Kiddush, a prayer of sanctification is part of all Jewish celebrations. Read on to know more.
Kiddush is also known as kaddesh in Aramaic and Exodus in religious tenets. It is the name of the ritual that involves reciting blessings over a cup of wine. It is recited as a prayer of sanctification in most of the Jewish celebrations. The ritual takes place at the beginning of Shabbat and before Jewish festival meals. Kiddush is performed during synagogue Shabbat services so that anyone who is away from home and spending time in the community will have the opportunity to hear it. The Kiddush recited over Pesach is a distinctive one. It speaks about Mitzvah and the liberation and departure of the Jews from the land of Egypt. At the Passover Seder, Jews have a custom of filling each other's cup with a wine. Generally, the head of the house will recite Kiddush over a cup of wine and then everyone else present will take a sip of the wine. In the synagogue setting the scholar will usually recite the blessing and then the cantor or another appointed person will take a sip from the cup. The term Kiddush means 'unique and special'. Read further to know about the prayers recited particularly on Passover, Shabbat.
How To Recite Kiddush For Passover
- Perform the Kadeish as the first part of the Seder. It is the imperative form of Kiddush which literally means "do the Kiddush."
- You should offer to pour wine for each other. This signifies the tenure of servants as befitting royalty. A single goblet, frequently of silver, is often used and should be filled with red wine. Red wine is used for Kadeish as it is considered more elegant.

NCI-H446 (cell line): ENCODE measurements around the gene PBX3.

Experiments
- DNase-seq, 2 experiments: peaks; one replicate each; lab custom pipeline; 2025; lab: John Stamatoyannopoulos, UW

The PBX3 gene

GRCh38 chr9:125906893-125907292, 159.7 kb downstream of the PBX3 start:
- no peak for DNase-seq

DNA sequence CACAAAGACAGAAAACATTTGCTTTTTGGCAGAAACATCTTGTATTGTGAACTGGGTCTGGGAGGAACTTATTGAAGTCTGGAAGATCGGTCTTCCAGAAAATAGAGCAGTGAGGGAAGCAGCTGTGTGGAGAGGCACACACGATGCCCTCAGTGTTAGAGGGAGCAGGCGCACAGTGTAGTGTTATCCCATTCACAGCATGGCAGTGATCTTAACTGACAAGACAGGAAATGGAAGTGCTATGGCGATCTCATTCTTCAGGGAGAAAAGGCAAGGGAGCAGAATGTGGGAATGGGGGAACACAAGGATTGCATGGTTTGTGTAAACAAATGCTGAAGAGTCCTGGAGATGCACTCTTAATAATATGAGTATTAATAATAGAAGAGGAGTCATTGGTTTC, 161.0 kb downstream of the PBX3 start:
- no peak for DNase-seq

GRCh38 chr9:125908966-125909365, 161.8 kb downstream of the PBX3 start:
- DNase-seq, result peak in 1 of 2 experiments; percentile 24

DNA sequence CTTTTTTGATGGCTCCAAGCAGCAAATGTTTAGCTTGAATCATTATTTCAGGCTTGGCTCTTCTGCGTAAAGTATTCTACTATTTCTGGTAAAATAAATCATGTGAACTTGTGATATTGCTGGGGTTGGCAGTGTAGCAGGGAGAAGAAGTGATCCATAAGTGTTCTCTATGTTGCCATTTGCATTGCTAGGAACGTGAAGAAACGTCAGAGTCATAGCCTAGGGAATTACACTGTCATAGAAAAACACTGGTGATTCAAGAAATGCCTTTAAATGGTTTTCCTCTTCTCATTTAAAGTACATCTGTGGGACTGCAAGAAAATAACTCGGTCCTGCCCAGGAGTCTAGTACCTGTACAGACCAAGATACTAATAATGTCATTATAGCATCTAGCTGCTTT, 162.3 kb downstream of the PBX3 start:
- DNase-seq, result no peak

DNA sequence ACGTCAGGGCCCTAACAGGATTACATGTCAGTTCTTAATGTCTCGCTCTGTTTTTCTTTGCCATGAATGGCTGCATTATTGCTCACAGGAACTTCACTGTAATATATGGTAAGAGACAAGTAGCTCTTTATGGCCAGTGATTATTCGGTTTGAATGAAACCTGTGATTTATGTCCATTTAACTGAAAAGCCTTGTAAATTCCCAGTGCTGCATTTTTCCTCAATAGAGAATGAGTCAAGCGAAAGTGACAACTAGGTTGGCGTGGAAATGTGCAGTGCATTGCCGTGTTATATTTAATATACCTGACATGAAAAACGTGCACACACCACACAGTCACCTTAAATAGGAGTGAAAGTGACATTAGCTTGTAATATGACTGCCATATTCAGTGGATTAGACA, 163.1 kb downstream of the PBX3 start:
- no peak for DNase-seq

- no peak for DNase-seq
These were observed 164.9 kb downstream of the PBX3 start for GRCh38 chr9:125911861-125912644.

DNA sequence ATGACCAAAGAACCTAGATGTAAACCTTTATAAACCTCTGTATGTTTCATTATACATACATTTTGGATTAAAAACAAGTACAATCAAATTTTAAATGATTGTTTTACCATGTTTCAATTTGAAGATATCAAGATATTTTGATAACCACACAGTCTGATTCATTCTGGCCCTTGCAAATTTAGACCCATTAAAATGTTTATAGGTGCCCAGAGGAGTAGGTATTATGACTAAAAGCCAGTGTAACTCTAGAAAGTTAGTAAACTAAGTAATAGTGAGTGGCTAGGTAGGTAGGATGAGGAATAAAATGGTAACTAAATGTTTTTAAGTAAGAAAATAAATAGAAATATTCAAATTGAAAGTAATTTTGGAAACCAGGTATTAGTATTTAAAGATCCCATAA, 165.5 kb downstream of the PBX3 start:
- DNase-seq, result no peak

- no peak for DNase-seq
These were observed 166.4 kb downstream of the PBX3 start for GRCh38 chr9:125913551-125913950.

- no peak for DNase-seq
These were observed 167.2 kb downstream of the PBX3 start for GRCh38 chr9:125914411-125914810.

- Use the correct Kiddush. At least six descriptions of the Kiddush exist and the one said at the Passover Seder is also used on other holiday nights such as Shemini Atzeret Shavuot, and Sukkot. This specific Kiddush talk about the Exodus from Egypt and matzot.
- Narrate a separate Kiddush on holiday mornings, including Passover. Note that this Kiddush is briefer than the nighttime Kiddush.
- Comprise additional portions when the Passover Seder is staged on the Sabbath. A written version of the Kiddush must include this text, which generally relates to the Sabbath. Include an explicit blessing after all nighttime Kiddush except for the last two nights of Passover.
In the absence of wine, Friday night Kiddush may be recited over the challah; that is, the blessing over bread is substituted for the blessing over wine. In that case, the ritual of hand-washing which is performed prior to consuming the challah is done before the recitation of Kiddush. German Jews follow this practice even if wine is present. If there is only sufficient wine for one Kiddush, it should be used for the Friday night Kiddush. In many synagogues, Kiddush is recited on Friday night at the end of services. This Kiddush does not take the place of the obligation to recite Kiddush at the Friday night meal. The narration of the Friday night Kiddush begins with a passage from Genesis 2:1-3, as a testimony to God's creation of the world and termination of his work on the seventh day. Some publics stand during the recital of these Biblical verses (even if they sit for Kiddush), as according to Jewish law, testimony must be given standing. There are diverse customs regarding sitting or standing while reciting Kiddush depending on communal and family tradition. Some Hasidic and Sephardic Jews thin the wine with water before Kiddush on Friday night to honor the old custom of "mixing of the wine" in the days when the wine was too strong to be drunk without thinning or diluting.
The Torah talk about two requirements concerning Shabbat - to "keep it" and to "remember it" (shamor and zakhor). Jewish law thus requires that Shabbat be observed in two respects. One must "keep it" by refraining from thirty-nine forbidden activities, and one must "remember it" by making special arrangements for the day, and specifically through Kiddush ceremony. Reciting Kiddush before the meal on the eve of Shabbat and Jewish holidays is as a consequence commandment from the Torah (as it is explained by the Oral Torah). Reciting Kiddush before the morning meal on Shabbat and holidays is a constraint of rabbinic origin. Kiddush is not generally recited at the third meal on Shabbat, though Maimonides was of the opinion that wine should be drunk at this meal as well.